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Agricultural innovations for developing nations

Image Credits: Murdoch University, Press Release

As a professor of Sustainable Land Management at Murdoch, Professor Richard Bell is fifteen years into a research journey that’s transforming agriculture in Bangladesh. The results are changing the lives of farmers, entrepreneurs and their families across the country.

He noted that there are lots of examples of international scientists going to developing countries with bright ideas, which is all very well. “But you’ve got to sit and talk to the local people and get their ideas to develop technology that gets used,” he commented.

Alongside a network of local academics, entrepreneurs and farmers, Professor Bell developed a new system of cropping for small farms and invented the small-scale machinery to make it possible. The team mechanized a system of planting where less than 25% of the soil is disturbed to place seed and fertiliser and keep the remnants of the previous crop in the field as a cover of the soil. It’s a type of agriculture called ‘conservation agriculture’, Professor Bell explained. The technology will help farmers in Bangladesh and, hopefully, other developing nations efficiently sow seed.

This type of cropping has spread to over 170 million hectares worldwide, but 85% of that is in five countries; Australia, Argentina, Brazil, Canada and the United States. Each of these countries has big farms and big machines, making the system easy to implement.

It has been a very profitable technique for the farming industries in these places due to the time and fuel saved, and it has reduced soil erosion. As compared to conventional farming, where you need to plough the soil two to three times and then seed, conservation agriculture requires a single operation for the sowing of seed.

However, the trouble is that this technique hasn’t spread in small farms as it’s not possible to get four-wheel tractors into these areas and big machinery isn’t accessible. Thus, the team is pioneering the system for Bangladesh, where the field sizes are much smaller.

Identifying the opportunity

The Professor first got involved in Bangladesh in 2005 trying to promote pulses – chickpeas and lentils – which are important parts of the national diet. Pulses seemed to be difficult to grow and were disappearing from the farming systems when the team arrived. When irrigation became available, farmers switched over to growing more rice and wheat and the legumes were squeezed out.

So, the team started this project to promote the growth of pulses and realised one of the constraints was that straight after rice harvest, the soil was wet, but dried rapidly. One must plant lentils and chickpeas very quickly after harvest to grow a decent crop without irrigation.

Getting those pulse crops to grow depending on the speed with which farmers could sow the seeds, but the traditional methods with bullock and plough were too slow. So, the research team began developing small machinery that could be used to plant crops very quickly.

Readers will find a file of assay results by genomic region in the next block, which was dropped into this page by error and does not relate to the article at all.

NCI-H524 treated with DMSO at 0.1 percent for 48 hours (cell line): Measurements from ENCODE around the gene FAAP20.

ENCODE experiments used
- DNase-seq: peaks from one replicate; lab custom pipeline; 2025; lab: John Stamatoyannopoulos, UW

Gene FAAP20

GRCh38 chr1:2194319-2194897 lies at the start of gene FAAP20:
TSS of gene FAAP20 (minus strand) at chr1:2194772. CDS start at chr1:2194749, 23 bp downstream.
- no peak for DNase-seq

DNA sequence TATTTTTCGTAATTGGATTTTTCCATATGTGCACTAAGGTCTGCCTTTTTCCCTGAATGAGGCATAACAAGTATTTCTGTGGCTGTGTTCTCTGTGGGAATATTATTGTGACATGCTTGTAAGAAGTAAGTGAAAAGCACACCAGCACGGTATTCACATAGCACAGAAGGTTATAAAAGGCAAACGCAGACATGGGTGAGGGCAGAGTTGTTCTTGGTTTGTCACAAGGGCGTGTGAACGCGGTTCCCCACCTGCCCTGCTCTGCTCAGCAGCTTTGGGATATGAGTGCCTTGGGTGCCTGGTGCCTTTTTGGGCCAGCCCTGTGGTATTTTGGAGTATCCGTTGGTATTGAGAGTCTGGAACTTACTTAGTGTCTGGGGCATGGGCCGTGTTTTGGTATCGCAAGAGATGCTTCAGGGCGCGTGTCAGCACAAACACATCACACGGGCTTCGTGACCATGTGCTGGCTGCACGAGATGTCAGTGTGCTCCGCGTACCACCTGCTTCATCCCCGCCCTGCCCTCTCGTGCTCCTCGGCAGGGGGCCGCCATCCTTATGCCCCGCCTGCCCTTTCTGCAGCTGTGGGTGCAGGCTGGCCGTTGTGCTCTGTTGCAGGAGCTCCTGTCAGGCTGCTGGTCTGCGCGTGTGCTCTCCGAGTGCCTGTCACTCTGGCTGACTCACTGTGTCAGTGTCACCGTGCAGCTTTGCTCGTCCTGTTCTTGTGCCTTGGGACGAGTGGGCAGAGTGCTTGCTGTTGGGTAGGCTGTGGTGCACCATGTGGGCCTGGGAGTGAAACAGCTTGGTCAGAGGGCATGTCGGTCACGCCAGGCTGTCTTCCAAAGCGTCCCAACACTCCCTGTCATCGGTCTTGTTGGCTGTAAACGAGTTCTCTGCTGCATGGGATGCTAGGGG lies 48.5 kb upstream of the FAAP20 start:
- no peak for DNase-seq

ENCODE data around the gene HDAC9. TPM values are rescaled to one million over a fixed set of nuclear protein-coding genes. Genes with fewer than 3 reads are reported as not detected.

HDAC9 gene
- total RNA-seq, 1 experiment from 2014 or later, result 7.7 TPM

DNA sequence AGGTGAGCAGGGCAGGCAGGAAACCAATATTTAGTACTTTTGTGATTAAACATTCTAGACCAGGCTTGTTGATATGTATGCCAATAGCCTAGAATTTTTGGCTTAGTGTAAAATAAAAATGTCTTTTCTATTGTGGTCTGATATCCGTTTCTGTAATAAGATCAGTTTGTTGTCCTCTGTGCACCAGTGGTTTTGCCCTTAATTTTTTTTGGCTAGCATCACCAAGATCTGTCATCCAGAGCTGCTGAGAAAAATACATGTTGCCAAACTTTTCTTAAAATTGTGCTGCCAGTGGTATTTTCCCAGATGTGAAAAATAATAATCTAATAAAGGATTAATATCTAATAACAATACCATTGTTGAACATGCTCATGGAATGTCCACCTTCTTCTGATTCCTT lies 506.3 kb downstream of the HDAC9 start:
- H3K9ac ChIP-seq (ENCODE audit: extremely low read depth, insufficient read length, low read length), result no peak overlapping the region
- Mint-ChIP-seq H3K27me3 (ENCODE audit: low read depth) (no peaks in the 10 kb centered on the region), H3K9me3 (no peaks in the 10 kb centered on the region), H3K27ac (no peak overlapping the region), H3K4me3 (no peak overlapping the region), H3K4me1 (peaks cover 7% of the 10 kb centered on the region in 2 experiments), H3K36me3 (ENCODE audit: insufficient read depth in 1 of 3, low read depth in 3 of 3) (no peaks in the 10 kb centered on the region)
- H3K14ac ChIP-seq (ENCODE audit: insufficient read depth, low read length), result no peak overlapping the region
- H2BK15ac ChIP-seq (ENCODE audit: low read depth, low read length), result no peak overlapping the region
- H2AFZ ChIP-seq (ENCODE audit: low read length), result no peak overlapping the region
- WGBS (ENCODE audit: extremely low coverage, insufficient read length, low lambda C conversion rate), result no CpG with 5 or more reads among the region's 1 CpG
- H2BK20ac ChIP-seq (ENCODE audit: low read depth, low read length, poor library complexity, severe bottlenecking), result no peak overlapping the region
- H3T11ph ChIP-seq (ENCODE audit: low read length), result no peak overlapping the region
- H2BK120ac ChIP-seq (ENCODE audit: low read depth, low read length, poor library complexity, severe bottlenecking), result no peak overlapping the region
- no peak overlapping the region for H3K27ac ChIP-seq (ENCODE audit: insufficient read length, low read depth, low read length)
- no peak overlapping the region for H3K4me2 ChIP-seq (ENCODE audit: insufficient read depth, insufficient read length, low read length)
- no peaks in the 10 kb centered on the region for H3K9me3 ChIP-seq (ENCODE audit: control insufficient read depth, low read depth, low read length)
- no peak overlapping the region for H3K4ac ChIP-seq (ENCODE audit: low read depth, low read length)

The team collaborated with a retired farmer from New South Wales to design these lightweight, simple and relatively easy to manufacture machines that would help the locals sow their crops faster. This design was refined over time with a colleague in Bangladesh, based on feedback from user trials. And that’s been the key – with this project and any other – the technology has to be accepted by the users.

The research team now partners with a small business in Bangladesh to make and sell these seeding machines locally.

Scaling the technology

One of the most common pieces of farming machinery in Bangladesh is the small two-wheel tractor. These are mainly operated by small business people, who use them to provide ploughing, transport, pumping and other services for farmers.

There are 700,000 of these two-wheel tractors in Bangladesh and the team is working to convince as many service providers as possible to offer a seeding service using the technology, the team developed which allows for conservation agriculture. The technology can be easily integrated into farmers’ seeding routines and will propel local farmers into the next generation of farming.

The team has delivered over 3000 on-farm demonstrations to prove the seeding machinery technology they developed works and also provides a range of incentives to locals who buy the machines. One of those incentives includes underwriting a free season of seeding for the farming customers of local service providers, to encourage take-up of conservation agriculture.

Their modelling shows that operators can buy the seeding machines and pay them off in two years, which makes it a viable and attractive opportunity for local service providers to add to their offering. On this basis, the research team has engaged banks to encourage them to provide finance to local service providers and established a farmer network of nearly 10,000 farmers to promote conservation agriculture. Eventually, the team of collaborators will step aside and let the system run itself.

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